About VFU "Chernorizets Hrabar"

The exhibition of Hristo Rusev - "Happy hours" was opened on 20 April as part of the program dedicated to the 25th anniversary of Varna Free University

The young photographer from Svilengrad - Hristo Rusev, a student at Varna Free University "Chernorizets Hrabar" titled his first film - "Happy Hours". It tells about life in Paris after the bloody bombings. The message of the film is for more peace and life in a more normal world. World of mutual aid, world of the good. At 11:00 o’clock on 20 April was the      official presentation of the exhibition and the film at the Russian Centre of VFU "Chernorizets Hrabar" as part of the program dedicated to the 25th anniversary of the university.



Hristo, why did you decide to make a film and chose for a theme the terrorist acts in Paris?     When the terrible events of 13 November happened, I was determined to go there and see how life would be like after such an act in the heart of Europe. I went with a friend of mine and we wanted to see the consequences, to meet the people and to shoot to find out whether Paris is the same. My week-long work with only a few hours of sleep a day convinced me of the strong spirit of these people. I did not have the intention to make a film. In Paris I was mainly to take photos and photo stories with which to tell. There were moments that I wanted to capture in a video footage.

    One day, Prof. Galina Shamonina suggested that I would make an exhibition with my story from Paris. I have recentlyhad an exhibition so I suggested presenting it as a film. The idea was accepted by all and the work began. The project combines video and photographs entirely in gray tones. It involves three world famous actors who are in a role unfamiliar to the audience - as ordinary citizens. The music is written by an exceptionally talented 19-year-old Russian living in Norway.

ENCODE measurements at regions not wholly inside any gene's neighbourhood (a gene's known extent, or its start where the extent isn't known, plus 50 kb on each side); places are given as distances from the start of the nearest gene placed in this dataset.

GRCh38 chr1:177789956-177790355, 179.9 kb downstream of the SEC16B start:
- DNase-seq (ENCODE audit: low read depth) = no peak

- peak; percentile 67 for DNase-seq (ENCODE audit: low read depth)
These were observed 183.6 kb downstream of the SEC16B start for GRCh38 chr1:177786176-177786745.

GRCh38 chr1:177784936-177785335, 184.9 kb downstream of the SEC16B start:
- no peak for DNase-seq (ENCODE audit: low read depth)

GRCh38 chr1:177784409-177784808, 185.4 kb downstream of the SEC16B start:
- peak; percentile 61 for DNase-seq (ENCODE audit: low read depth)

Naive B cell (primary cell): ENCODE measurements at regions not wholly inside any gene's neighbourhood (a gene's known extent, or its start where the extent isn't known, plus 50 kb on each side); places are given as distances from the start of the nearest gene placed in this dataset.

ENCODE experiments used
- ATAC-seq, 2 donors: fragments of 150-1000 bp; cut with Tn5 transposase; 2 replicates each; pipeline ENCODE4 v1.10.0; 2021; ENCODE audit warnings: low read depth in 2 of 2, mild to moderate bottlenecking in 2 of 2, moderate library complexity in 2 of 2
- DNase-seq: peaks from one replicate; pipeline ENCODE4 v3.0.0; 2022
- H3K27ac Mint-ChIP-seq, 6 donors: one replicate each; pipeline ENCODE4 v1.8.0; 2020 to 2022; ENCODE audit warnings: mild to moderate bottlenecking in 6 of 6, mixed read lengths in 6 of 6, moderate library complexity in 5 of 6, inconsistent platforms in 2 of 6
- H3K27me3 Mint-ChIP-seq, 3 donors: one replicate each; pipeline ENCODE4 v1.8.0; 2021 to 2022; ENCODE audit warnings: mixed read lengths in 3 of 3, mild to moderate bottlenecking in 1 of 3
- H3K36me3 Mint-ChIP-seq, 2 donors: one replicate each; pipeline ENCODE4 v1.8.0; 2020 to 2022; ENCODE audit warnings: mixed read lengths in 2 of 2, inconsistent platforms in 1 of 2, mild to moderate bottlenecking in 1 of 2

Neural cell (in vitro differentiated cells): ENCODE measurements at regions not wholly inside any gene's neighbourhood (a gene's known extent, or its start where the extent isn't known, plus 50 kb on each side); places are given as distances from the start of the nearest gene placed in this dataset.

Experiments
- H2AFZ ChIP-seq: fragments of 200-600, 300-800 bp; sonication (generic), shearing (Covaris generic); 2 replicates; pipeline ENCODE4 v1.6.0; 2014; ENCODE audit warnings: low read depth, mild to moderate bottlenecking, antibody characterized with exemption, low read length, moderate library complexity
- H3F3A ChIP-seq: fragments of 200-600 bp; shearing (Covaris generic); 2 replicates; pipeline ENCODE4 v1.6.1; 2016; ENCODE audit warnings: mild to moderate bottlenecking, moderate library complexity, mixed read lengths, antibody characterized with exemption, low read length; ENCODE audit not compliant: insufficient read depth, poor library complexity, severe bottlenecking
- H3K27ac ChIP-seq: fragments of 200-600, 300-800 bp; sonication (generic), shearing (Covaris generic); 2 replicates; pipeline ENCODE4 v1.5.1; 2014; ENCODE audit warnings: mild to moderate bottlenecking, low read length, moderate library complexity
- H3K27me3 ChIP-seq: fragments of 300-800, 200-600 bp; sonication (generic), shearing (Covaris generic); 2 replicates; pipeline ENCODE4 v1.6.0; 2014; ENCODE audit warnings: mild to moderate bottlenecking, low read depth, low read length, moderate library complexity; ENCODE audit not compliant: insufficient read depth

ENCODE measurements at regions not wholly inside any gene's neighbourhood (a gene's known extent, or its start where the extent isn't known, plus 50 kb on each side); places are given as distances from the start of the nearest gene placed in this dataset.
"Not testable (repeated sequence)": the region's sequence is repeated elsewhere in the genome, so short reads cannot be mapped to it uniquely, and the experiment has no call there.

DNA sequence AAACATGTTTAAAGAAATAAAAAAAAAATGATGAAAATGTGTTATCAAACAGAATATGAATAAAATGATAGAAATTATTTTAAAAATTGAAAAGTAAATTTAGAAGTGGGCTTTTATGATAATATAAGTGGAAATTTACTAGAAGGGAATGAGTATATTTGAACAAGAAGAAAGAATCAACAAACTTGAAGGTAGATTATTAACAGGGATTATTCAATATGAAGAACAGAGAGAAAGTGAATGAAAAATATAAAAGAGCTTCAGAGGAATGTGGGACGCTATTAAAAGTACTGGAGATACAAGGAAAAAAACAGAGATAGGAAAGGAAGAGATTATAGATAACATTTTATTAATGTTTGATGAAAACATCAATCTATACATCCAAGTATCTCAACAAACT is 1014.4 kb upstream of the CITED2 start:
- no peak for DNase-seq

What did you see in Paris?     I went to meet people, to hear their stories, to approach their pain, to understand how they feel and what they have experienced. I met strangers on the streets, waiters, cleaners, people living on the streets, people from theatre and film industry, students, former military journalists. Some were frightened, others had lost relatives, others had a narrow escape from death, but in all of them I saw an ambition, a thirst for life and struggle.     These people did not seem heartbroken, just the opposite - they were determined that they would continue to go to the usual places even more regularly than before.

    By chance I came across one of the cafes in which there were casualties. A month after the attacks it began working again. We were there in the hours when the most terrible had happened but there was not even a free chair. I heard stories of horrific end. I heard the story of how a young couple quarreled and parted on one of the terraces, the boy went up the street, and the girl went into to pay the bill, but at the same time the shooting started. They survived due to the fact that they were not on the outside terrace, etc. I saw children drawing hearts, pictures and French flags on the fence of a kindergarten with their parents a few metres from Le Carillon and Petit Cambodge.

And despite what you say - Paris is no longer the same?     I do not think that Paris is no longer the same. Paris is the same and I even saw and learned from locals how events like this instead of changing and separate people, the opposite is happening. Namely, how such events can greatly bring people together.

What is the message of the film?     The message of the film is for more peace and life in a more normal world. World of mutual aid, world of the good.


Source: Hristo Hristov, topnovini.bg

by ВСУ Черноризец Храбър